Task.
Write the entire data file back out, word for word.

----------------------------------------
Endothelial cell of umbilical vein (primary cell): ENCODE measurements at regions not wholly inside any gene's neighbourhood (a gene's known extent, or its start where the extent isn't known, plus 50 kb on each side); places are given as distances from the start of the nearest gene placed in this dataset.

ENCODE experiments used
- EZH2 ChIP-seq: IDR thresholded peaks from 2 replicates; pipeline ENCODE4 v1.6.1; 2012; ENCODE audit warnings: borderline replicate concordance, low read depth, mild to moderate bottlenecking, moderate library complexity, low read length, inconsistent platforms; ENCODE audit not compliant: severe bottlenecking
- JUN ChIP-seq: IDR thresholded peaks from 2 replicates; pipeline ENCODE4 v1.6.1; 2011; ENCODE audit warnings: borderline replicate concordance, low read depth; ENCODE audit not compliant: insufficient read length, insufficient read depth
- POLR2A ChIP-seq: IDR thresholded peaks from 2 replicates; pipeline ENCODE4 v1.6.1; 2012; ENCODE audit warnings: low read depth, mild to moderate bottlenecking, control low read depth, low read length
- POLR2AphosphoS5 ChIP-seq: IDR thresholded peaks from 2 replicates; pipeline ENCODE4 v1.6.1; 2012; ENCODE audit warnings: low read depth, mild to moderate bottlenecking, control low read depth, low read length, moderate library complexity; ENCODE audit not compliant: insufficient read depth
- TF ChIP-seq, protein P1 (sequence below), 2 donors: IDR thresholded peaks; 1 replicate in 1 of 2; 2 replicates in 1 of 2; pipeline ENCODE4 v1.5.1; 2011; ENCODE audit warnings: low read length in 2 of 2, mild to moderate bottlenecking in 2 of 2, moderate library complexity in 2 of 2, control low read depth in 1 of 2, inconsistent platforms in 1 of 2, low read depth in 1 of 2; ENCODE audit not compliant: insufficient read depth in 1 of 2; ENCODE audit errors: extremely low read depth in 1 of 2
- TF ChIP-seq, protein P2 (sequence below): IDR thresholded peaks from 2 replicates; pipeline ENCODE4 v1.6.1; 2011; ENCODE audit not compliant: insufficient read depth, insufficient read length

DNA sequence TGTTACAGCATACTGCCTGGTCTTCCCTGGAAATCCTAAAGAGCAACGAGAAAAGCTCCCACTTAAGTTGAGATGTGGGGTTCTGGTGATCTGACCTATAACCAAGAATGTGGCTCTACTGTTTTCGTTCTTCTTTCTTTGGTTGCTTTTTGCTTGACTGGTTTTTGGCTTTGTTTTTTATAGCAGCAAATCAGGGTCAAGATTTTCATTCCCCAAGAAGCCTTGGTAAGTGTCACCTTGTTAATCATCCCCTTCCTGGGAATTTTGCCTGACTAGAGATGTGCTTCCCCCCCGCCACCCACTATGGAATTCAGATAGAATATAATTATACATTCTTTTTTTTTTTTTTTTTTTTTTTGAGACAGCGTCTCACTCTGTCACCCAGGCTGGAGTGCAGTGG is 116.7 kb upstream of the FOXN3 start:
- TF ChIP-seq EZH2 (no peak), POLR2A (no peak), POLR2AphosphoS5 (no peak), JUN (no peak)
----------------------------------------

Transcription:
Endothelial cell of umbilical vein (primary cell): ENCODE measurements at regions not wholly inside any gene's neighbourhood (a gene's known extent, or its start where the extent isn't known, plus 50 kb on each side); places are given as distances from the start of the nearest gene placed in this dataset.

ENCODE experiments used
- EZH2 ChIP-seq: IDR thresholded peaks from 2 replicates; pipeline ENCODE4 v1.6.1; 2012; ENCODE audit warnings: borderline replicate concordance, low read depth, mild to moderate bottlenecking, moderate library complexity, low read length, inconsistent platforms; ENCODE audit not compliant: severe bottlenecking
- JUN ChIP-seq: IDR thresholded peaks from 2 replicates; pipeline ENCODE4 v1.6.1; 2011; ENCODE audit warnings: borderline replicate concordance, low read depth; ENCODE audit not compliant: insufficient read length, insufficient read depth
- POLR2A ChIP-seq: IDR thresholded peaks from 2 replicates; pipeline ENCODE4 v1.6.1; 2012; ENCODE audit warnings: low read depth, mild to moderate bottlenecking, control low read depth, low read length
- POLR2AphosphoS5 ChIP-seq: IDR thresholded peaks from 2 replicates; pipeline ENCODE4 v1.6.1; 2012; ENCODE audit warnings: low read depth, mild to moderate bottlenecking, control low read depth, low read length, moderate library complexity; ENCODE audit not compliant: insufficient read depth
- TF ChIP-seq, protein P1 (sequence below), 2 donors: IDR thresholded peaks; 1 replicate in 1 of 2; 2 replicates in 1 of 2; pipeline ENCODE4 v1.5.1; 2011; ENCODE audit warnings: low read length in 2 of 2, mild to moderate bottlenecking in 2 of 2, moderate library complexity in 2 of 2, control low read depth in 1 of 2, inconsistent platforms in 1 of 2, low read depth in 1 of 2; ENCODE audit not compliant: insufficient read depth in 1 of 2; ENCODE audit errors: extremely low read depth in 1 of 2
- TF ChIP-seq, protein P2 (sequence below): IDR thresholded peaks from 2 replicates; pipeline ENCODE4 v1.6.1; 2011; ENCODE audit not compliant: insufficient read depth, insufficient read length

DNA sequence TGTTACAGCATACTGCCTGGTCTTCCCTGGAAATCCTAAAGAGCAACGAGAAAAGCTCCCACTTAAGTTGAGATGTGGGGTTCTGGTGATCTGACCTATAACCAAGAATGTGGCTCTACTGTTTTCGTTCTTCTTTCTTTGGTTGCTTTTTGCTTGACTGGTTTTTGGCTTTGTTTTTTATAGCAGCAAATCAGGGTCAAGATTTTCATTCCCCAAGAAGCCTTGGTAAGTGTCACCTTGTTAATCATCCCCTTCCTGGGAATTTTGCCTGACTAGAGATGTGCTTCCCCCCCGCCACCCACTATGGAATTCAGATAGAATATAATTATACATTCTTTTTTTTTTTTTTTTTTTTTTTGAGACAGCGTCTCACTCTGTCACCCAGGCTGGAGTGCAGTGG is 116.7 kb upstream of the FOXN3 start:
- TF ChIP-seq EZH2 (no peak), POLR2A (no peak), POLR2AphosphoS5 (no peak), JUN (no peak)